Capacity growth in Europe, reduction on South Atlantic

TAP's stable overall capacity, as expressed in ASKs, hides some variation in its capacity growth by region. In Europe (excluding Portugal), which represented almost two thirds of TAP's passenger numbers and 38% of ASKs, capacity was up by 2.8% and RPKs grew by 7.4%.

Although capacity was cut in Portugal (mainland and the autonomous regions), this only represented around 15% of passenger numbers and 4% of ASKs and so TAP's growth was skewed towards the medium haul.

The largest region of its long haul network, the South Atlantic, represented around 15% of passenger numbers and 40% ASKs, but TAP cut capacity here by 2.7%. On the Mid Atlantic, capacity was up by 3.2% and RPKs grew by 13.5%, but this region represented less than 1% of TAP's passengers and 2% of ASKs in 2013.

TAP Portugal passenger traffic data by region 2013

TAP Portugal scheduled RPKs by region 2013

TAP SA has managed to increase RASK faster than CASK

Focusing on the operating income performance of TAP SA, the Group's main operating company, it last reported a loss in 2008. Its profit recovery in 2009, when unit revenue (revenue per ASK, RASK) was the result of CASK falling more quickly than RASK (helped by lower fuel prices in 2009).

Since 2009, both CASK and RASK have been on a broadly upward trend, but TAP has usually managed to grow RASK at a slightly higher rate than CASK (but RASK took a slight dip in 2011, resulting in a fall in operating income).

TAP S.A. index of costs per available seat kilometre (CASK) and revenue per available seat kilometre (RASK) 2008 to 2013 (indexed to 2008 = 100)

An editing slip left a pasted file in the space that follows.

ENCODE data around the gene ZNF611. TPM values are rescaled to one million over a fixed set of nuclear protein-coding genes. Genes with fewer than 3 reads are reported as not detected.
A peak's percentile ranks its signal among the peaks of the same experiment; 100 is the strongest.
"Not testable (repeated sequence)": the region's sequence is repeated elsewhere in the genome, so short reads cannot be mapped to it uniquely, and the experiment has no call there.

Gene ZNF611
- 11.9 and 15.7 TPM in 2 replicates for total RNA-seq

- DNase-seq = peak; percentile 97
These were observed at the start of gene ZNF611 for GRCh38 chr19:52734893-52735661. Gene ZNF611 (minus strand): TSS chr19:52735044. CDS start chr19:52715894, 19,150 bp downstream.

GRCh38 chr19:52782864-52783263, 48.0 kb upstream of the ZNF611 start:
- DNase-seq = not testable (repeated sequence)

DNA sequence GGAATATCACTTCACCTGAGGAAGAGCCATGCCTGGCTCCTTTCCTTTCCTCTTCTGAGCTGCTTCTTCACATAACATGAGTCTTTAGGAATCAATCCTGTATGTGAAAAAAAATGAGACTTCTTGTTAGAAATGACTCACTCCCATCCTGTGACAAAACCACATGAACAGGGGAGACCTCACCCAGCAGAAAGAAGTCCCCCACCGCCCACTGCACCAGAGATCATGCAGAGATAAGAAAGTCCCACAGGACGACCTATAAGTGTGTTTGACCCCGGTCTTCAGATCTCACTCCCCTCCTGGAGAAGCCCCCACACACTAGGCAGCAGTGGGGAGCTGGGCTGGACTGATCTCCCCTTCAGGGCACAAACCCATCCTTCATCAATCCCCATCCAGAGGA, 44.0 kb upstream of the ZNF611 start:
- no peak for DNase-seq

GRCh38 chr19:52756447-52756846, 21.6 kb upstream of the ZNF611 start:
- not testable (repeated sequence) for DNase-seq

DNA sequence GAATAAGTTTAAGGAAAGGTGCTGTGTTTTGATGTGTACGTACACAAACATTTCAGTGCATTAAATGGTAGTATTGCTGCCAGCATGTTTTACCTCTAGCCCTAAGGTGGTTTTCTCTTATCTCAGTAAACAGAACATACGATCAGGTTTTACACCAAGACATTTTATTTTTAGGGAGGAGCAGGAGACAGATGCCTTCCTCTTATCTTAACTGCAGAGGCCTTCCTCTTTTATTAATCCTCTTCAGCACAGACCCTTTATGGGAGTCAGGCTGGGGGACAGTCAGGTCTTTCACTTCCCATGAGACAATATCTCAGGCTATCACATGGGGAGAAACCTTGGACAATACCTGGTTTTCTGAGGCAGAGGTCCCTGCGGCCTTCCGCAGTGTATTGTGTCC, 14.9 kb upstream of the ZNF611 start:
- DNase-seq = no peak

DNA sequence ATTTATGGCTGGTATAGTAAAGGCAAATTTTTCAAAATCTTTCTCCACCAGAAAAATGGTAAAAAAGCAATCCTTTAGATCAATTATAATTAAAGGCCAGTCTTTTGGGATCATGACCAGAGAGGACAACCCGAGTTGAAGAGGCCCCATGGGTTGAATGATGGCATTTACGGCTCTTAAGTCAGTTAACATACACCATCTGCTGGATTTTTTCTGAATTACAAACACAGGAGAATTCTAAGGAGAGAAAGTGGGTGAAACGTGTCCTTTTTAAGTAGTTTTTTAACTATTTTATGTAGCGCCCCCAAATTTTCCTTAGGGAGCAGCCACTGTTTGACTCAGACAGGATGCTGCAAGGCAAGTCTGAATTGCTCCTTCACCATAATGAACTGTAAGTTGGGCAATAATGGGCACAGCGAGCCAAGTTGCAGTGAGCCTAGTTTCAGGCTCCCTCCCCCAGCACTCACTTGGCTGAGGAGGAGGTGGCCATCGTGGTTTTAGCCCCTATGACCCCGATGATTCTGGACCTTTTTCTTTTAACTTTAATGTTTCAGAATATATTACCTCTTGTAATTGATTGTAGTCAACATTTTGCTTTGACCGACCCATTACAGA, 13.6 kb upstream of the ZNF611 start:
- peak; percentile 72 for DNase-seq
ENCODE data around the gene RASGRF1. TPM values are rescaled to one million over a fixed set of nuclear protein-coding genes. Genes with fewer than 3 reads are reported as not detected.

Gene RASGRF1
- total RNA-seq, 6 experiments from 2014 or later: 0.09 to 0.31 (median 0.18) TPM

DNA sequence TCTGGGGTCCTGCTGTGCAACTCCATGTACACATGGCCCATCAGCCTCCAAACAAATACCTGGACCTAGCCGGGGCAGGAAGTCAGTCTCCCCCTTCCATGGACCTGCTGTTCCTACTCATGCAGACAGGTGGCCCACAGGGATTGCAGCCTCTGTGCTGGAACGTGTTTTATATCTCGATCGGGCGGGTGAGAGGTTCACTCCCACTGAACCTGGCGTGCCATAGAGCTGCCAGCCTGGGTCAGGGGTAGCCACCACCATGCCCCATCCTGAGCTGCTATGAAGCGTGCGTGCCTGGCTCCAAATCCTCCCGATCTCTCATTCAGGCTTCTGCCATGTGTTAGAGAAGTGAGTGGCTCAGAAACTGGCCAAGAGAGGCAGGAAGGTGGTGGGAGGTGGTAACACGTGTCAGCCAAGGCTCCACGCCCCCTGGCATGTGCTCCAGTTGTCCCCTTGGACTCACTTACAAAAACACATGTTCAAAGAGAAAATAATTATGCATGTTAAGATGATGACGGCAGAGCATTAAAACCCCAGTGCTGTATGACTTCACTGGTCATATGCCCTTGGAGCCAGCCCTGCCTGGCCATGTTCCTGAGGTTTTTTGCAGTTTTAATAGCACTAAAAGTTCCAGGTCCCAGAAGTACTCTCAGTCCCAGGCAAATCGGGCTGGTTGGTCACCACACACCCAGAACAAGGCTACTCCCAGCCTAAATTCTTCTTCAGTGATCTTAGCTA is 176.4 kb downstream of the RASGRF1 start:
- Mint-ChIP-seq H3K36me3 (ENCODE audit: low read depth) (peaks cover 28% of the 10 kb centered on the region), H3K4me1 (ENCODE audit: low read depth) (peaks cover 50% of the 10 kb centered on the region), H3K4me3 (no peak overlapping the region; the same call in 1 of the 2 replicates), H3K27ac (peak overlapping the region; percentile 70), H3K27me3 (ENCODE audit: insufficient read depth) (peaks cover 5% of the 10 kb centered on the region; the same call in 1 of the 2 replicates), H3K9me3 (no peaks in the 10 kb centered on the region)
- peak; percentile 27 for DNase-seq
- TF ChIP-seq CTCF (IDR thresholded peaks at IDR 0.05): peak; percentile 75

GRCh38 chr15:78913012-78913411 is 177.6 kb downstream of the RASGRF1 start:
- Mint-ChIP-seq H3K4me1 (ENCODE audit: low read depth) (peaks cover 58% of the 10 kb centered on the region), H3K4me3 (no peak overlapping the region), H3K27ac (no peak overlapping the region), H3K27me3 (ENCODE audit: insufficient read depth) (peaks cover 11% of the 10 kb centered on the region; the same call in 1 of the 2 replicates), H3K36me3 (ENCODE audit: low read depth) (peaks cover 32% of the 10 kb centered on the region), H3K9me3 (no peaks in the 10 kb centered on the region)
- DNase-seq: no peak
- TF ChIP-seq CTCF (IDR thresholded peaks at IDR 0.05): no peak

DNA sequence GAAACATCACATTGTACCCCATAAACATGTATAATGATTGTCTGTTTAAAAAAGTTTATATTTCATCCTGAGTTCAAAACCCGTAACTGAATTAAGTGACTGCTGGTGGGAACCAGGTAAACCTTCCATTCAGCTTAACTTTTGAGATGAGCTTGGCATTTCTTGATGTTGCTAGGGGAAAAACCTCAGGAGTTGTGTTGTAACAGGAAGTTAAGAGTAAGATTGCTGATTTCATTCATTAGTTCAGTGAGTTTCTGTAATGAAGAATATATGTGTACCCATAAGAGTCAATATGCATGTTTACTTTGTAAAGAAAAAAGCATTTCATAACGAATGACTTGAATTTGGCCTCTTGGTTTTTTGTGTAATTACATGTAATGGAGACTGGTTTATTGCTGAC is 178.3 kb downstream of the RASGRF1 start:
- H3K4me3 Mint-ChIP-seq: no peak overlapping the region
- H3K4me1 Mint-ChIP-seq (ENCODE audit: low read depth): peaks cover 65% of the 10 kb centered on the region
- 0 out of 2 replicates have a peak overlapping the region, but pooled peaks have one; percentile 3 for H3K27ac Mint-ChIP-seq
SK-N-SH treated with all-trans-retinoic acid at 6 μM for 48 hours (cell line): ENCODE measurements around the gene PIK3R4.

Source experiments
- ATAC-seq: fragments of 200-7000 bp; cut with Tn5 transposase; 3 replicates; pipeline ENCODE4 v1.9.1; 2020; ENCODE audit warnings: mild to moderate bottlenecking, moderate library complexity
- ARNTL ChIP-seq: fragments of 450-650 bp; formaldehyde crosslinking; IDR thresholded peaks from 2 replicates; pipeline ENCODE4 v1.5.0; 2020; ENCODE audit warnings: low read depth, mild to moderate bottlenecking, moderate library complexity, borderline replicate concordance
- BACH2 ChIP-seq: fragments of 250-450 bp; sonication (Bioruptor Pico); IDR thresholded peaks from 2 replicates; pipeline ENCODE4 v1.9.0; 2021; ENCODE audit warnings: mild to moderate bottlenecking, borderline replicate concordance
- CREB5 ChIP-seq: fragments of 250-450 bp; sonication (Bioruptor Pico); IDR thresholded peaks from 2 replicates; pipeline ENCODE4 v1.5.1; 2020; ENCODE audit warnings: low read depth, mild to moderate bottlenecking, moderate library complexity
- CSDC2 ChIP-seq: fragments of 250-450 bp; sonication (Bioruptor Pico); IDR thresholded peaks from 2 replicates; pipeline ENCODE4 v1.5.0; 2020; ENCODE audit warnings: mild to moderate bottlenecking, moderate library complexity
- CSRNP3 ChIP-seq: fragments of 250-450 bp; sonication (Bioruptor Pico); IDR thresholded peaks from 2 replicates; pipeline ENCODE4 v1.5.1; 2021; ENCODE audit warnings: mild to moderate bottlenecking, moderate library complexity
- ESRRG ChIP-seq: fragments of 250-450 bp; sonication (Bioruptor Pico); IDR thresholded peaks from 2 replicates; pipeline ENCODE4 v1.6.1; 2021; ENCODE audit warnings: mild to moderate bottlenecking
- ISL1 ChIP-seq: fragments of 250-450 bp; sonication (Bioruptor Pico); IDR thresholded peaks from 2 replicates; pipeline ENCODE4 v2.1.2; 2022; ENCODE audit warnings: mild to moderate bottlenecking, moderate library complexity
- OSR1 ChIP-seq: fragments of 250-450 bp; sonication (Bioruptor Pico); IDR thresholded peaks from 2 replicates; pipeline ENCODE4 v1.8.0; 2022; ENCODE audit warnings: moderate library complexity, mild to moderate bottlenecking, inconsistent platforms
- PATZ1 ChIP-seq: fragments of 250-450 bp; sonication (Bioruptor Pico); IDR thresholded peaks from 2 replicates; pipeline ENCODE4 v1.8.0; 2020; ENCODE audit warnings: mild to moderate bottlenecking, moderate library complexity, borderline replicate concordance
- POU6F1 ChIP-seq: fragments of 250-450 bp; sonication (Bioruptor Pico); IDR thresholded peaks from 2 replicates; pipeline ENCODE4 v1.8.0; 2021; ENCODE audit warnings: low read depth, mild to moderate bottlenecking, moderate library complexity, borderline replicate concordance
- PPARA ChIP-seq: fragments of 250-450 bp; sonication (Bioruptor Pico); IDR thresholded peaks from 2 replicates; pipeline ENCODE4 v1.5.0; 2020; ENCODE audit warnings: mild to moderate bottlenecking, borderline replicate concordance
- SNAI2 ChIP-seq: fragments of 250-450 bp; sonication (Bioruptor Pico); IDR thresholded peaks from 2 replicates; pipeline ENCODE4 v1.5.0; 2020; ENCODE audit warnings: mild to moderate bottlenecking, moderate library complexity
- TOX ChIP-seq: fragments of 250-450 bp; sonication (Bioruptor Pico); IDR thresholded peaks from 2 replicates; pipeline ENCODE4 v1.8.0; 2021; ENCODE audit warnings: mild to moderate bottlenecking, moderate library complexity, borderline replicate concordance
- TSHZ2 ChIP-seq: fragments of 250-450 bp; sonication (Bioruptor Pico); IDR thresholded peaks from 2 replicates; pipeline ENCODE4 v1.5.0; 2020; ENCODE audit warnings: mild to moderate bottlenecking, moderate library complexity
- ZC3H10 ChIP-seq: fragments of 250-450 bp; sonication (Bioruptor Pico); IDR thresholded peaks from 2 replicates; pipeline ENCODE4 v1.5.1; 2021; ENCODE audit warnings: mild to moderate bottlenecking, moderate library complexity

The very slight improvement in profitability in 2013, when TAP SA's operating income was 2.1% of operating revenue (up from 2.0% in 2012), was due to RASK growth of 2.9% very slightly exceeding CASK growth of 2.7%.

Bidders for TAP will be seeking higher returns

The level of profitability achieved by TAP SA is insufficient to generate value-creating levels of return on capital. If it is to break out of this range of low profitability, it will need to drive a more significant gap between RASK and CASK. Certainly, any potential bidder for TAP will need to be convinced that this is possible.

If TAP is acquired by another airline with a complementary route network and a strong brand, this could be positive for TAP's RASK and there could also be some opportunity to lower its overhead costs. Acquisition by an airline with an overlapping network would be more likely to lead to a bigger reduction in the cost base through the lowering of capacity, but this may be less attractive to the Portuguese government.

Typically, RASK is dictated by the market and, in the absence of a strategic airline investor bidding for TAP, this is less under the control of management than is CASK.

TAP is a fairly low CASK operator by European FSC standards, but not by comparison with Europe's LCCs and ultra-LCCs, whose share of the Portuguese market continues to grow. TAP will need to step up its efforts to bring unit cost down, regardless of progress with privatisation.

Unit costs (cost per available seat kilometre, USc) and average trip length for TAP Portugal and other European airlines 2013*

Part 2 of our TAP analysis will examine more closely its network and competitive position and consider its strategic attractions to potential bidders.